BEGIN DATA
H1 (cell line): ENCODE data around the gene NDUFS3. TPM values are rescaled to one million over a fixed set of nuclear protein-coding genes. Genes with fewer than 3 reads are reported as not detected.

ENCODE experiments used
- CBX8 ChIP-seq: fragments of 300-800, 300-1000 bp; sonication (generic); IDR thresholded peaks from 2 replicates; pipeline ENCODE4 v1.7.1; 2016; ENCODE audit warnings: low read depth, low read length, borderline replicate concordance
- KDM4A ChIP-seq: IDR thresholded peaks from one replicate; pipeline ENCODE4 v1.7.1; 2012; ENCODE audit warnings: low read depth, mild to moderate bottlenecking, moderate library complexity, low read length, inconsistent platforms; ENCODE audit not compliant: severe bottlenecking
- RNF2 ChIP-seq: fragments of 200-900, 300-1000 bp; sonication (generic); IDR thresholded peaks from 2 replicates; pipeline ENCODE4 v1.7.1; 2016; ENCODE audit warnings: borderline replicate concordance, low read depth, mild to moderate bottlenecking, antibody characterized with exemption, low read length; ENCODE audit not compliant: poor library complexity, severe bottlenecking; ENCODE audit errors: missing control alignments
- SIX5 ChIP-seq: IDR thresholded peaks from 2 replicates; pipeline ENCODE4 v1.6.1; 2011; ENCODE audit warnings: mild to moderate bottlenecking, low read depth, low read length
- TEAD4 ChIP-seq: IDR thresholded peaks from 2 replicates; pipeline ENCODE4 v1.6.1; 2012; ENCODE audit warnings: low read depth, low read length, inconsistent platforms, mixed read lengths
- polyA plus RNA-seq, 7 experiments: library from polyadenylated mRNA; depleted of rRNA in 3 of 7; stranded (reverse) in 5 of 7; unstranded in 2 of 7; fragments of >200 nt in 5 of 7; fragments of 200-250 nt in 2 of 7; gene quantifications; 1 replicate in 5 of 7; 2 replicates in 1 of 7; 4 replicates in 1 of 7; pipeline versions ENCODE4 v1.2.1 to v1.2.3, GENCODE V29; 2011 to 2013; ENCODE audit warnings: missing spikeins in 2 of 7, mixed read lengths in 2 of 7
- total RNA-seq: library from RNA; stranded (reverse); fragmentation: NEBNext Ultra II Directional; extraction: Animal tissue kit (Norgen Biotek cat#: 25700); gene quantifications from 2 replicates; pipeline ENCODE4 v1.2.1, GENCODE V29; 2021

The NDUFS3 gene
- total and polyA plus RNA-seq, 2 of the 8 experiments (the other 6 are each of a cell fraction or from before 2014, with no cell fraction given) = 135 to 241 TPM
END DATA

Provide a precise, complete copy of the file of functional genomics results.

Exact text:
H1 (cell line): ENCODE data around the gene NDUFS3. TPM values are rescaled to one million over a fixed set of nuclear protein-coding genes. Genes with fewer than 3 reads are reported as not detected.

ENCODE experiments used
- CBX8 ChIP-seq: fragments of 300-800, 300-1000 bp; sonication (generic); IDR thresholded peaks from 2 replicates; pipeline ENCODE4 v1.7.1; 2016; ENCODE audit warnings: low read depth, low read length, borderline replicate concordance
- KDM4A ChIP-seq: IDR thresholded peaks from one replicate; pipeline ENCODE4 v1.7.1; 2012; ENCODE audit warnings: low read depth, mild to moderate bottlenecking, moderate library complexity, low read length, inconsistent platforms; ENCODE audit not compliant: severe bottlenecking
- RNF2 ChIP-seq: fragments of 200-900, 300-1000 bp; sonication (generic); IDR thresholded peaks from 2 replicates; pipeline ENCODE4 v1.7.1; 2016; ENCODE audit warnings: borderline replicate concordance, low read depth, mild to moderate bottlenecking, antibody characterized with exemption, low read length; ENCODE audit not compliant: poor library complexity, severe bottlenecking; ENCODE audit errors: missing control alignments
- SIX5 ChIP-seq: IDR thresholded peaks from 2 replicates; pipeline ENCODE4 v1.6.1; 2011; ENCODE audit warnings: mild to moderate bottlenecking, low read depth, low read length
- TEAD4 ChIP-seq: IDR thresholded peaks from 2 replicates; pipeline ENCODE4 v1.6.1; 2012; ENCODE audit warnings: low read depth, low read length, inconsistent platforms, mixed read lengths
- polyA plus RNA-seq, 7 experiments: library from polyadenylated mRNA; depleted of rRNA in 3 of 7; stranded (reverse) in 5 of 7; unstranded in 2 of 7; fragments of >200 nt in 5 of 7; fragments of 200-250 nt in 2 of 7; gene quantifications; 1 replicate in 5 of 7; 2 replicates in 1 of 7; 4 replicates in 1 of 7; pipeline versions ENCODE4 v1.2.1 to v1.2.3, GENCODE V29; 2011 to 2013; ENCODE audit warnings: missing spikeins in 2 of 7, mixed read lengths in 2 of 7
- total RNA-seq: library from RNA; stranded (reverse); fragmentation: NEBNext Ultra II Directional; extraction: Animal tissue kit (Norgen Biotek cat#: 25700); gene quantifications from 2 replicates; pipeline ENCODE4 v1.2.1, GENCODE V29; 2021

The NDUFS3 gene
- total and polyA plus RNA-seq, 2 of the 8 experiments (the other 6 are each of a cell fraction or from before 2014, with no cell fraction given) = 135 to 241 TPM